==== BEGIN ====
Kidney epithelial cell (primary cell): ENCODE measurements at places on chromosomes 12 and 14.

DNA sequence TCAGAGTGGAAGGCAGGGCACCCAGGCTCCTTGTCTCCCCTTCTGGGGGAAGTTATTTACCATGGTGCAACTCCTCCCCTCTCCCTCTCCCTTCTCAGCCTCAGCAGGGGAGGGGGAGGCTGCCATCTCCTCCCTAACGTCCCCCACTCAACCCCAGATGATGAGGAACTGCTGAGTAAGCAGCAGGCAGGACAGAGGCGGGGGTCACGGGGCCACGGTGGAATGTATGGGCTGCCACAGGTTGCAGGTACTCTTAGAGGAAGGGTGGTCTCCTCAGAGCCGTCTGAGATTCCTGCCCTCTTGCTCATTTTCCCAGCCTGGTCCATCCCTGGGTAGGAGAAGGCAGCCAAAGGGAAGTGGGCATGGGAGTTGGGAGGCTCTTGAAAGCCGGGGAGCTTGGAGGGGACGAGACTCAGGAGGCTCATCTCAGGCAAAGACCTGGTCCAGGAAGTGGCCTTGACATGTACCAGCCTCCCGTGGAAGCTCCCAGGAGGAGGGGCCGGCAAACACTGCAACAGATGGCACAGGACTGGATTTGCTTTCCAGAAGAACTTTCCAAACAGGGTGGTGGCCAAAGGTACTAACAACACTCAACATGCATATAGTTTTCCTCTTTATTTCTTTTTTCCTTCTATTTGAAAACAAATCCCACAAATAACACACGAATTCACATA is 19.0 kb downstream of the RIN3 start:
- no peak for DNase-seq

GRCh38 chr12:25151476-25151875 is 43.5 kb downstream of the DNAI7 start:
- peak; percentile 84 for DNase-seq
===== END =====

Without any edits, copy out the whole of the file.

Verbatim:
Kidney epithelial cell (primary cell): ENCODE measurements at places on chromosomes 12 and 14.

DNA sequence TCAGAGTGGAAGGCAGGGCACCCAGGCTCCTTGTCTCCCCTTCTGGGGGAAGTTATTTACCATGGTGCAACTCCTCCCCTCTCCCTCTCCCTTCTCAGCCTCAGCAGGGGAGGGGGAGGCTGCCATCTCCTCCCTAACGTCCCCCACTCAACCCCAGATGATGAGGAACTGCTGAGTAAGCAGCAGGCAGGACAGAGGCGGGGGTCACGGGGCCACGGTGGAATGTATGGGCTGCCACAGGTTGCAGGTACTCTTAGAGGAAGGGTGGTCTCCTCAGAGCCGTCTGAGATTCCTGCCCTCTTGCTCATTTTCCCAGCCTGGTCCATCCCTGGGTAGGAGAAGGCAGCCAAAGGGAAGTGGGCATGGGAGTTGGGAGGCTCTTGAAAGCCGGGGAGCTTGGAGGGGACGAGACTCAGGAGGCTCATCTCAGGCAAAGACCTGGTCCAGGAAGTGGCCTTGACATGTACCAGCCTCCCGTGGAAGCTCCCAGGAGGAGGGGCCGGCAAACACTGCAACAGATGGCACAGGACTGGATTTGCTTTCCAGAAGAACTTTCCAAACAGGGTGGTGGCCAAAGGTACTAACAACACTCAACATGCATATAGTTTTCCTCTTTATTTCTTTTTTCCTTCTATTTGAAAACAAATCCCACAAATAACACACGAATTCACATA is 19.0 kb downstream of the RIN3 start:
- no peak for DNase-seq

GRCh38 chr12:25151476-25151875 is 43.5 kb downstream of the DNAI7 start:
- peak; percentile 84 for DNase-seq